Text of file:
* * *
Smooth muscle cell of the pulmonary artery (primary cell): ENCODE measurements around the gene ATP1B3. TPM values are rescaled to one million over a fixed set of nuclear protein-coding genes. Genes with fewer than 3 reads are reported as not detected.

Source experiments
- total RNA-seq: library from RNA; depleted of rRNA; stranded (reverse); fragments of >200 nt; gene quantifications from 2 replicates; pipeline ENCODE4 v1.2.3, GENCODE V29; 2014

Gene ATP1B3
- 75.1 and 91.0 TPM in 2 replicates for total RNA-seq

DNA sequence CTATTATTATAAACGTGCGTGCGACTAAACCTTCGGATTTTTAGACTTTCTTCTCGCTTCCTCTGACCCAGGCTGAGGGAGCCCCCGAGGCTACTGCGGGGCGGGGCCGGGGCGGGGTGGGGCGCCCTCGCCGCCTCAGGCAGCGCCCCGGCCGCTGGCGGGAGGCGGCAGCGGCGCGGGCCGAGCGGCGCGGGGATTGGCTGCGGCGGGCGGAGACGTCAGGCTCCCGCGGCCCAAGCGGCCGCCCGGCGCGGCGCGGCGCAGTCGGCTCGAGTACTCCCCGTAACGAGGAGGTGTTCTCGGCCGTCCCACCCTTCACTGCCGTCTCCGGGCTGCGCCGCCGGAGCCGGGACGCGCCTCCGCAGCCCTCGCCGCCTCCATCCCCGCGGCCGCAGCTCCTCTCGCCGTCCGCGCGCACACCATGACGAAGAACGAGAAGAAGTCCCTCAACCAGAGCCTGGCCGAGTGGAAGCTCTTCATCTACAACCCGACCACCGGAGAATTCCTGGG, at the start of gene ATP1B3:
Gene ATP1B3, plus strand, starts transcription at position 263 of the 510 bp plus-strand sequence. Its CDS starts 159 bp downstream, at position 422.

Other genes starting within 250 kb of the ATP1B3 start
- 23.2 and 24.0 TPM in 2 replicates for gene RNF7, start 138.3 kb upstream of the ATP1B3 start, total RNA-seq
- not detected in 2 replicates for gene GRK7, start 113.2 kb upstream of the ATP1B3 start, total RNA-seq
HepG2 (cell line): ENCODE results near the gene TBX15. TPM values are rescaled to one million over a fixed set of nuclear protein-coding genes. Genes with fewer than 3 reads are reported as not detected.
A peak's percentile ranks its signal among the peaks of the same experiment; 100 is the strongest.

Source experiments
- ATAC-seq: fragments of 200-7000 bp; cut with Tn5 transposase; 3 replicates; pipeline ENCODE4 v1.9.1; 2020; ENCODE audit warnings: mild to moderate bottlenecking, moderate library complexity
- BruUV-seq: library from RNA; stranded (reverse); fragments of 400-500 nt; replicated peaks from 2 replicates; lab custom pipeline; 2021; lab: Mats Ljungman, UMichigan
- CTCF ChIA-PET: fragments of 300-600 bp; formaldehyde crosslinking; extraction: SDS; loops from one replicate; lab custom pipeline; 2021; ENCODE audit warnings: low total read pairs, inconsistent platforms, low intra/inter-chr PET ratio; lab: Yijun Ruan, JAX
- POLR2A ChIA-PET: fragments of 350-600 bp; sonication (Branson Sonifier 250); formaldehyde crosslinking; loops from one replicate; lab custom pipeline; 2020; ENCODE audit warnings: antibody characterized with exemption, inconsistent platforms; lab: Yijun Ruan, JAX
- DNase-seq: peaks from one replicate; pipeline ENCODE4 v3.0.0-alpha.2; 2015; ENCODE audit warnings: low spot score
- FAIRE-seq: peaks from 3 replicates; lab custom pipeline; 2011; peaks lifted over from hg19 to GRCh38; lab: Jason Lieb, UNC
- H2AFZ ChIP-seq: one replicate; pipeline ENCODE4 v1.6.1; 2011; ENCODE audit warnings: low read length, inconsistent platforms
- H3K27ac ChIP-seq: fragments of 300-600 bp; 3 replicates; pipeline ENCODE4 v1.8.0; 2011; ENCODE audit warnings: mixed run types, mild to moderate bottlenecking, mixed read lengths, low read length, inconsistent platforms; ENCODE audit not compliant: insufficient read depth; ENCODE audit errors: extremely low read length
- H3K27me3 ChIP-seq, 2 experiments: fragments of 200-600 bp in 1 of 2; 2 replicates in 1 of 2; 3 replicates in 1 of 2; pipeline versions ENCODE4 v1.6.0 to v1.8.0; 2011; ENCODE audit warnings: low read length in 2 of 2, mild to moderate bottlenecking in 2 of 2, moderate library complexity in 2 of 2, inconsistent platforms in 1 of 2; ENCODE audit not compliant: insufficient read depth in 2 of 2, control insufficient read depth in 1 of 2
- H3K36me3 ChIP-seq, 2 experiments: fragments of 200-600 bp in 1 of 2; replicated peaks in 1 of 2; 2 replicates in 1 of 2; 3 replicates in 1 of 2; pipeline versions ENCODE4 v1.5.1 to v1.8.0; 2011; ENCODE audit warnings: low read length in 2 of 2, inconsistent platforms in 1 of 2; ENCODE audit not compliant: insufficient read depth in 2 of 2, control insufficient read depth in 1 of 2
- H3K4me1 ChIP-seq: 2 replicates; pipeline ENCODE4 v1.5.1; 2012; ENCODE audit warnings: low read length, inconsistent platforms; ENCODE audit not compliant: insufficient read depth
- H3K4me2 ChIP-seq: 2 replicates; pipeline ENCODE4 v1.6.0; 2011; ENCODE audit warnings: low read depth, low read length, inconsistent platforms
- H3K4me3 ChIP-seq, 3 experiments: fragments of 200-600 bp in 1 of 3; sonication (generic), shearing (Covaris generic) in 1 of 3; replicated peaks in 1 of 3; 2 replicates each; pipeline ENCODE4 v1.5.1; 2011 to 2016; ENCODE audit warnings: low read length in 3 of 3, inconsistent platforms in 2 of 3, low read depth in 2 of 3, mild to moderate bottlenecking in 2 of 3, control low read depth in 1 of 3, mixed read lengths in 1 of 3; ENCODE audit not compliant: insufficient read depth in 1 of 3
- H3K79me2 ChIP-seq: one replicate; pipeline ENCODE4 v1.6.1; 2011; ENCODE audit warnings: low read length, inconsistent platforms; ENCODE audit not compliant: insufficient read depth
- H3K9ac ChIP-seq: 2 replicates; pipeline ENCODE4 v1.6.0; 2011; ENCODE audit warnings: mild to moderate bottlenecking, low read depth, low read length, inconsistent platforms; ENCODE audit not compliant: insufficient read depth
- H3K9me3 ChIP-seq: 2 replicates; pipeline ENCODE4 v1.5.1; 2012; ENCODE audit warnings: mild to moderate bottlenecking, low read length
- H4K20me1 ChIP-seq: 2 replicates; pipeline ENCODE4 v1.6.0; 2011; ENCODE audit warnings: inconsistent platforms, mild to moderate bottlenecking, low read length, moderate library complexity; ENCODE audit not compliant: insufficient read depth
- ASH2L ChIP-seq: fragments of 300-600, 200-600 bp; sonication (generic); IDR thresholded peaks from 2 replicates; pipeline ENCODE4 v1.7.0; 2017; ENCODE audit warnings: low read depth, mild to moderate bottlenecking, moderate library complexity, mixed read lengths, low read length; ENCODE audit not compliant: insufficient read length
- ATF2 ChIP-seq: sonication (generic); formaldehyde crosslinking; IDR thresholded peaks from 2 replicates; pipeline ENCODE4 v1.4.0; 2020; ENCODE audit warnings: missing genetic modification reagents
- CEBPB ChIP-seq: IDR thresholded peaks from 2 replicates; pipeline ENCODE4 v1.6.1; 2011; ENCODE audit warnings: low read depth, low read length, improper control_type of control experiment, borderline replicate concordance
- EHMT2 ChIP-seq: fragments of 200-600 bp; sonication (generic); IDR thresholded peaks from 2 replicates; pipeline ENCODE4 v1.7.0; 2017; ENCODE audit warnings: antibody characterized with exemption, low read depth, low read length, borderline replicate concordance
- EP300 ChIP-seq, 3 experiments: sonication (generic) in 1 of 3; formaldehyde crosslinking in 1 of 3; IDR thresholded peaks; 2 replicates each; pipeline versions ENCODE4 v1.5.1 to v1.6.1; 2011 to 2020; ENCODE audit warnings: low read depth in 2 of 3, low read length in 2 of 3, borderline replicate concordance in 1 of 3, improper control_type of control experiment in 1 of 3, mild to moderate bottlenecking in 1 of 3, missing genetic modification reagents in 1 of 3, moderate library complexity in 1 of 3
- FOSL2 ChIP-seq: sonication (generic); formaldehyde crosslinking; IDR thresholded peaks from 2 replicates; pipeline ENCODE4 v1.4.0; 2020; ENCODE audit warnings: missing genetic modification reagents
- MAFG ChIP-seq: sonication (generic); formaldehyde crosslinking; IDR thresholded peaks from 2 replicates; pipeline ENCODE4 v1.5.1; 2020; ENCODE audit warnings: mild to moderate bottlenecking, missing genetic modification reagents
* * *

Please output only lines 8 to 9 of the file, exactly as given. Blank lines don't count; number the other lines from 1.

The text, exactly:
Other genes starting within 250 kb of the ATP1B3 start
- 23.2 and 24.0 TPM in 2 replicates for gene RNF7, start 138.3 kb upstream of the ATP1B3 start, total RNA-seq